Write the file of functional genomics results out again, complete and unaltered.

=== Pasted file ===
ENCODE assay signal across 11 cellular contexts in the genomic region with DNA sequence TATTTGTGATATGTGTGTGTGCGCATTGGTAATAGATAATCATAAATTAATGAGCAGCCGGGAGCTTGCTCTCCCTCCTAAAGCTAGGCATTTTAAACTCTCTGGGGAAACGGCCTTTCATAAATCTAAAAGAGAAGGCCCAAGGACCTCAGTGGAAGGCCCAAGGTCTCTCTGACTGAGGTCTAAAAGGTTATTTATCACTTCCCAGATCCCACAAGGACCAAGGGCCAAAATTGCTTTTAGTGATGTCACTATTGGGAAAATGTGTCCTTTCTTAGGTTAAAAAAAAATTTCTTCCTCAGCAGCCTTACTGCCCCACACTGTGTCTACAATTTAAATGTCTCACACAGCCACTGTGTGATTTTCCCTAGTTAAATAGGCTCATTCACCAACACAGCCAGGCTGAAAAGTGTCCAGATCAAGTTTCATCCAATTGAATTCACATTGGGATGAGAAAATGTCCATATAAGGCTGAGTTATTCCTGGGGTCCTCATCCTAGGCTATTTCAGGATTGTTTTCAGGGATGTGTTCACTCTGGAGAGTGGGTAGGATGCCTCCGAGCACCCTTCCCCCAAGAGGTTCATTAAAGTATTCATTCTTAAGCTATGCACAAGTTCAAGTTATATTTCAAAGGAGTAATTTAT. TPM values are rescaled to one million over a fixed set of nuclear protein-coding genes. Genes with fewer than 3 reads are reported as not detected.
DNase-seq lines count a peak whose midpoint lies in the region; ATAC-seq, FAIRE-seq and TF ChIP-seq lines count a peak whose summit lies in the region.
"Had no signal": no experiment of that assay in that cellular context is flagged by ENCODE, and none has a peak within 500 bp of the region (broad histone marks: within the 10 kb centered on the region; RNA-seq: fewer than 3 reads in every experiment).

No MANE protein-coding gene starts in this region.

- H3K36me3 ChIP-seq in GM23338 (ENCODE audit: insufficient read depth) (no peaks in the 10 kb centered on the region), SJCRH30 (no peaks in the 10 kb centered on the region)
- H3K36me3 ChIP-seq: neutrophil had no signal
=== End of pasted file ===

ENCODE assay signal across 11 cellular contexts in the genomic region with DNA sequence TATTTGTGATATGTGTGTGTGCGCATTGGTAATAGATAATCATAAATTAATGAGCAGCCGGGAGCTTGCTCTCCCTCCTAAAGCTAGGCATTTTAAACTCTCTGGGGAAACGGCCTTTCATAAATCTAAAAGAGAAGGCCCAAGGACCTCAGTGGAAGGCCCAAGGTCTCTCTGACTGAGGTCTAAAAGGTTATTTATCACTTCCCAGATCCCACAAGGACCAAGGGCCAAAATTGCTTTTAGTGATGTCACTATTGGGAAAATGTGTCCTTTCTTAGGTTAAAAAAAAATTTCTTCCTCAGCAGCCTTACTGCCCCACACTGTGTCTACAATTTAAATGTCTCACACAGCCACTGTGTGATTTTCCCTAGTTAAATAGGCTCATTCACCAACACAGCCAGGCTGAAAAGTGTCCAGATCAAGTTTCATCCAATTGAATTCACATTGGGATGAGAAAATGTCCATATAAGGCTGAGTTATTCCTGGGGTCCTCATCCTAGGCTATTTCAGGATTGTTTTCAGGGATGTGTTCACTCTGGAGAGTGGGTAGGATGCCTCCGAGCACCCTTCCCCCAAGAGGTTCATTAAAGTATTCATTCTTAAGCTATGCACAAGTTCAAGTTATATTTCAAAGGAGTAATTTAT. TPM values are rescaled to one million over a fixed set of nuclear protein-coding genes. Genes with fewer than 3 reads are reported as not detected.
DNase-seq lines count a peak whose midpoint lies in the region; ATAC-seq, FAIRE-seq and TF ChIP-seq lines count a peak whose summit lies in the region.
"Had no signal": no experiment of that assay in that cellular context is flagged by ENCODE, and none has a peak within 500 bp of the region (broad histone marks: within the 10 kb centered on the region; RNA-seq: fewer than 3 reads in every experiment).

No MANE protein-coding gene starts in this region.

- H3K36me3 ChIP-seq in GM23338 (ENCODE audit: insufficient read depth) (no peaks in the 10 kb centered on the region), SJCRH30 (no peaks in the 10 kb centered on the region)
- H3K36me3 ChIP-seq: neutrophil had no signal